An Internet cafe in Addis Ababa. Ethiopia's government shut down access to social media during student exams. (Paul Schemm/The Washington Post)

ADDIS ABABA, Ethiopia — It started over the weekend, when social media applications on Ethiopian phones and computers stopped working. Then, on Monday afternoon, the entire Internet shut down for nearly 24 hours. The next day it was running again, but Facebook, Twitter, Instagram, Viber and other social media apps were still blocked, along with WhatsApp and downloading sites such as Apple’s iTunes and Google Play.

The Ethiopian government said the move was to help students concentrate on key university entrance exams being taken through Wednesday, although it did not aim for a complete Internet shutdown.

“They had some technical issues, but it was turned back on. It must have been a mistake — the focus was on the social media,” said government spokesman Getachew Reda. The shutdown was in response to public calls to close social media, Reda said.

Like many countries, Ethiopia has grappled with cheating scandals for these all-important exams, and in May, copies of the answers were leaked on social media, causing the exams to be postponed. Reda, while denying that the exams were leaked, said the social media shutdown was to help the students focus.

“Mostly students were distracted by rumors of the leaks — although it was absolutely not true — students who should have been in the business of studying were wasting too much time,” he told The Post.

Ethiopia isn’t the only country to take extreme measures to stop cheating. Iraq in May shut the Internet down during exams, but only for three intervals that lasted just three hours. Uganda disabled social media during the February elections, and in China there is an escalating electronic arms race between students and authorities over sophisticated cheating techniques including button-hole cameras to take pictures of exams for accomplices outside the classroom.

 

None, however, have gone so far as to engage in a long-term blanket shutdown of social media and the Internet — the closest being the Egyptian regime during the Arab Spring protests as it tried to keep from being overthrown.

Daniel Berhane, editor of Horn Affairs magazine, said the shutdown was likely the result of the government experimenting with its new software to control the Internet and then accidentally overloading the system. “They gave too many commands to the firewall and at the end, it crashed,” he said. Berhane has tweeted that he wants to file suit against the government over the shutdown: https://twitter.com/daniel_berhane/status/752524799411388417.

“It amounts to whether it is considered the constitutional right of freedom of expression or not,” he said. “I want to get a judgment on that.” He said that while the shutdown did anger many of his colleagues, he knew many others who backed it as a case of the government knowing what was best for the people.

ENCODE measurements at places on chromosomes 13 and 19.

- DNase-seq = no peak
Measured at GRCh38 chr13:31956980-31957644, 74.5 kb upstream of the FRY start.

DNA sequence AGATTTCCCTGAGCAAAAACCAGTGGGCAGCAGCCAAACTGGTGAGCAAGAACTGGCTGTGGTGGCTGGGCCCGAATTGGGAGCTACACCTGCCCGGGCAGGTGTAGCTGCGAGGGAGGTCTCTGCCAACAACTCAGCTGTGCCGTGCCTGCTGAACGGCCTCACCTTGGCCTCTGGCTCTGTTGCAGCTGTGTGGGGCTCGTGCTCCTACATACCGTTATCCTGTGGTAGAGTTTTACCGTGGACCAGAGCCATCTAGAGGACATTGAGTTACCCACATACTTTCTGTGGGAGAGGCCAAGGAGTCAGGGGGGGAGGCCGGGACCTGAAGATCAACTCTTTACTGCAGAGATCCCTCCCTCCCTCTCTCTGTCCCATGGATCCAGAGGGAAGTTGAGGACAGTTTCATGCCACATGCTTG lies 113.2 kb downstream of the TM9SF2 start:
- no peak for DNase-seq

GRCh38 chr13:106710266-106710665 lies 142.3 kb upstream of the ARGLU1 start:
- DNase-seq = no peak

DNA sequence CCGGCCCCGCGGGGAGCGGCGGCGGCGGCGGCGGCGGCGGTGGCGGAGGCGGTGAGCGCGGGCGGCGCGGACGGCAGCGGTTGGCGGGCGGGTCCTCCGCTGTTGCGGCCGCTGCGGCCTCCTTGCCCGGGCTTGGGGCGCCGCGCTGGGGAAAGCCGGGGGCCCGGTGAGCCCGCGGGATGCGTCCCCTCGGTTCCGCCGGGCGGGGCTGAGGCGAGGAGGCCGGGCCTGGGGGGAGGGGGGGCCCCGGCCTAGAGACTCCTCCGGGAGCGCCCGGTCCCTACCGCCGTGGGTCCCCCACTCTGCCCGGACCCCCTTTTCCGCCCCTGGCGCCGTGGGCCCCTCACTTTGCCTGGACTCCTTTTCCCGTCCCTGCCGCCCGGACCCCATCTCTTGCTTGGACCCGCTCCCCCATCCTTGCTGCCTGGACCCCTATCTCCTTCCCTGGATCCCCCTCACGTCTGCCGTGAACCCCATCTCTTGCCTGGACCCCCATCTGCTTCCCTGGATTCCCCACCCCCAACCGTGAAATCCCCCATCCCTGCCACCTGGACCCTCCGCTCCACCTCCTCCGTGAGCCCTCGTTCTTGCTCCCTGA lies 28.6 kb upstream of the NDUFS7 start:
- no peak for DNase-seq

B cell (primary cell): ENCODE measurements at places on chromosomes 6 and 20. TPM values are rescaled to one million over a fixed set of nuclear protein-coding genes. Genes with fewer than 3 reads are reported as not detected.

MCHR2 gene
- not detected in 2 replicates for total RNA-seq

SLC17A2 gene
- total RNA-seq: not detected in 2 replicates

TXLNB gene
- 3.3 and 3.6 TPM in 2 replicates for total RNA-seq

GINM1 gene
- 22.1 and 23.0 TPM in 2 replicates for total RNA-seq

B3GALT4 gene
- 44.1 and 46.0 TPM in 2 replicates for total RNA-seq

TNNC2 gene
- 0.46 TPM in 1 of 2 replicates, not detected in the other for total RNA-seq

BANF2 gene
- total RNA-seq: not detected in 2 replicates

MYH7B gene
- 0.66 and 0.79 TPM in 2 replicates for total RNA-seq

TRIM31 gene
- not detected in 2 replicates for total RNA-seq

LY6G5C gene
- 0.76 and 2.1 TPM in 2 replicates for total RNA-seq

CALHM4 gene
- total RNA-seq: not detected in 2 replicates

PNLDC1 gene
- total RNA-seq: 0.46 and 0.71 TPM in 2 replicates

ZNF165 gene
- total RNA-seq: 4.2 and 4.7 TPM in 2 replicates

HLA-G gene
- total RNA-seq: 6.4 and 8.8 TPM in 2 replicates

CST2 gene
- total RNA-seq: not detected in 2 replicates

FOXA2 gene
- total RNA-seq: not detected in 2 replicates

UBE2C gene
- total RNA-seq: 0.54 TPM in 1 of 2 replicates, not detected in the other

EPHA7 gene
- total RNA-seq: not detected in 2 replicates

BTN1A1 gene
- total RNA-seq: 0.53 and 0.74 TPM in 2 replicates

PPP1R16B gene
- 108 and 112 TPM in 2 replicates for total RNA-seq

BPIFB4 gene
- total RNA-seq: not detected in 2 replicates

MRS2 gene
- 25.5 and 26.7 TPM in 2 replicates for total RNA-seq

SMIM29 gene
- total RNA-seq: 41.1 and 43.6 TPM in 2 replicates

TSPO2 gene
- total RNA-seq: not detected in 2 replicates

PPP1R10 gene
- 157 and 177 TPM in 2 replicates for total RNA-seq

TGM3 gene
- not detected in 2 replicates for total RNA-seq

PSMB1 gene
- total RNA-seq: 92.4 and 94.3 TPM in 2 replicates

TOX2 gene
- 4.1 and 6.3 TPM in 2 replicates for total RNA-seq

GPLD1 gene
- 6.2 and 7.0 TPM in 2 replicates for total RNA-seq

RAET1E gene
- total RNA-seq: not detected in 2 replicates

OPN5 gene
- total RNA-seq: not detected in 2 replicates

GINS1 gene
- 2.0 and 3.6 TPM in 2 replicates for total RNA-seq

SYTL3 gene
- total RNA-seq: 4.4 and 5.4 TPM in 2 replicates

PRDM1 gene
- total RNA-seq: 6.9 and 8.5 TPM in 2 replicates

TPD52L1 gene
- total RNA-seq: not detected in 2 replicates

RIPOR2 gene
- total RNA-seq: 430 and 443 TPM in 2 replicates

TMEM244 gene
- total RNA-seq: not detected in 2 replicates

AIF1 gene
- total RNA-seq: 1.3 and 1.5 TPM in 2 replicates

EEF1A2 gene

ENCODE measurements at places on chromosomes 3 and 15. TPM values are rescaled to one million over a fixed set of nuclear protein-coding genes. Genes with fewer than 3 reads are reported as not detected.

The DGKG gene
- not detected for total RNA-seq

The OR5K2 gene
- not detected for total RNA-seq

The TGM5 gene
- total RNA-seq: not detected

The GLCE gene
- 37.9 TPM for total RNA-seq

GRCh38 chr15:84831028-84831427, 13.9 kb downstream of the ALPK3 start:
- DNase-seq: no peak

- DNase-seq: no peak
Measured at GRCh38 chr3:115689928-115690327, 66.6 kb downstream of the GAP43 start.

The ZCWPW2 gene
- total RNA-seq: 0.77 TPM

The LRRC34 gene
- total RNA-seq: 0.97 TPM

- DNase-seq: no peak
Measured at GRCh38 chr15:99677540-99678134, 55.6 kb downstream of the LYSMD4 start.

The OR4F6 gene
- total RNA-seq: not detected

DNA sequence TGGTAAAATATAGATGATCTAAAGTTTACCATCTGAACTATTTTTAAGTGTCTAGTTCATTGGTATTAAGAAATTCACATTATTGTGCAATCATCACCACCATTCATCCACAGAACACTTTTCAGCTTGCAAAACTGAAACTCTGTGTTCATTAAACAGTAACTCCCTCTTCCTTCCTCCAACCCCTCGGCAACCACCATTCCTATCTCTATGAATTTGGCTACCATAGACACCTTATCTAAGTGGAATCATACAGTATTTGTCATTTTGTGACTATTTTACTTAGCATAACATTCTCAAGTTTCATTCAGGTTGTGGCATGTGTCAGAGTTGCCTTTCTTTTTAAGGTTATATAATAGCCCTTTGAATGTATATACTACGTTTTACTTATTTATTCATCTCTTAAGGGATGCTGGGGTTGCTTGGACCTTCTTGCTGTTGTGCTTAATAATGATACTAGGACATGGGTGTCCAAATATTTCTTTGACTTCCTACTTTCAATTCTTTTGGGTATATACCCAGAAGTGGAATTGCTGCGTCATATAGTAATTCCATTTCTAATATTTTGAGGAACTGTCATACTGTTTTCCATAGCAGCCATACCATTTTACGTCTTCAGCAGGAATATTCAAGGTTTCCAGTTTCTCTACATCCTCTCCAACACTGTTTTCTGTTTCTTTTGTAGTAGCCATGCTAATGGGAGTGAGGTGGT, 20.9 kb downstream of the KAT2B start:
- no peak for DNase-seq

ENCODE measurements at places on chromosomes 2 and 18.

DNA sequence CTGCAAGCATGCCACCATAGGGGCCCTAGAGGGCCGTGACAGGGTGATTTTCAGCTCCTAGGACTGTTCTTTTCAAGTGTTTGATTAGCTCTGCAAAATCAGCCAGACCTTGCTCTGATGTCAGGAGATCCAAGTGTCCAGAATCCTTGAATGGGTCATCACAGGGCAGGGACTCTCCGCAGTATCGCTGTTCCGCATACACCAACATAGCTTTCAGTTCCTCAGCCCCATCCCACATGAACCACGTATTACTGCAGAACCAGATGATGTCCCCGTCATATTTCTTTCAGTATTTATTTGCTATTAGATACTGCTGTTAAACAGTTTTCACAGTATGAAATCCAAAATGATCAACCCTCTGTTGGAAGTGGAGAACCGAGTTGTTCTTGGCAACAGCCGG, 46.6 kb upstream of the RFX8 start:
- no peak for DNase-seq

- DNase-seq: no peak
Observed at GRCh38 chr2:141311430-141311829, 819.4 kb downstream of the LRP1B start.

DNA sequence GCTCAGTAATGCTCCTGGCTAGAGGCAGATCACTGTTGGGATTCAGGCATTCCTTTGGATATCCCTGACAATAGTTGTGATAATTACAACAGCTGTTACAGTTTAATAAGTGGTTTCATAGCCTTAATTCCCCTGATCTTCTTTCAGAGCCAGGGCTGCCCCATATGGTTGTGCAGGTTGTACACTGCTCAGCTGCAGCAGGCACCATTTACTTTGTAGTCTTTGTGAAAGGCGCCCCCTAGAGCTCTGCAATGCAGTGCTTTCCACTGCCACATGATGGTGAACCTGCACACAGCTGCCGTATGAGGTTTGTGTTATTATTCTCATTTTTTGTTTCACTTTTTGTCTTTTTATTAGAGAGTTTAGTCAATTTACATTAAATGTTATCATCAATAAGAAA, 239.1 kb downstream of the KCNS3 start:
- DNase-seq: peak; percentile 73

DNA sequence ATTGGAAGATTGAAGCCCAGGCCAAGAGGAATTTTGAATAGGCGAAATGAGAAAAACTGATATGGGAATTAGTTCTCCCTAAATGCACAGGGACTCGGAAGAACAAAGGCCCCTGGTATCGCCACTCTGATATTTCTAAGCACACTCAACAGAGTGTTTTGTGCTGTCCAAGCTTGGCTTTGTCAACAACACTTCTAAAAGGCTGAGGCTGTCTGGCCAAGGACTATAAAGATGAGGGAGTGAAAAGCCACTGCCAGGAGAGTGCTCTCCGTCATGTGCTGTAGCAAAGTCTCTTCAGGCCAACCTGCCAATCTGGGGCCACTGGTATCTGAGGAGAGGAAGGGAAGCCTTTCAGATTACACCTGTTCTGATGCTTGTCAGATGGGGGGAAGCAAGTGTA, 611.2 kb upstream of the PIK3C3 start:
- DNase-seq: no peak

But for Kinfe Michael Yilma, a lecturer at Addis Ababa University who writes on the socio-legal aspects of the Internet in Ethiopia, the move damages both the economy and the country’s aspirations for a leadership role on the continent. Ethiopia hosts a hefty United Nations presence and is home to the African Union headquarters.

“I think it is a huge embarrassment, and even gives additional ammunition to some states that are unhappy about Addis Ababa being Africa's diplomatic capital,” he said.

While Ethiopia likes to present itself as an up-and-coming economic powerhouse, it has to grapple with a low Internet penetration rate of just 3.7 percent, according to a 2015 World Bank estimate (though the government places the number closer to 12 percent). Neighboring Kenya is believed to have a penetration of around two-thirds.

The Internet is entirely in the hands of Ethio Telecom, the monopoly telecom provider, and it has remained expensive and hard to get for most people. While the mobile 3G network is now widely available in the countryside, few can afford the service.

But observers say this allows the government to keep tight control on the Internet. Social media in the vast Oromo province has been periodically shut down during the unrest there of the past few months, likely over fears that it was being used to coordinate protests.

According to a 2014 report by Human Rights Watch, the government has armed itself with sophisticated software from Chinese and European countries to spy on the computers of not just those in the country, but an increasingly vocal opposition living abroad.

In May, Yonatan Tesfaye, spokesman for the opposition Blue Party, was charged with inciting violence for statements he made on his Facebook page, criticizing the government response to the Oromo protests.

It has also been noted that the total Internet shutdown coincided with unrest in the northern Gondar region, where activists say police clashed with protesters on Tuesday resulting in several deaths: https://twitter.com/befeqadu/status/752867340748926977.

A statement from security forces, however, said the clash was between a foreign-funded criminal group and police, resulting in the deaths of three officers, a suspect and a bystander. Ethiopia’s shutdown, which spokesman Reda has not ruled out could be implemented again next year at exam time, comes just a few weeks after the United Nations Human Rights Council condemned “unequivocally” countries disrupting access to the Internet as a “violation of international human rights law.”

Ethiopia is a member of that council.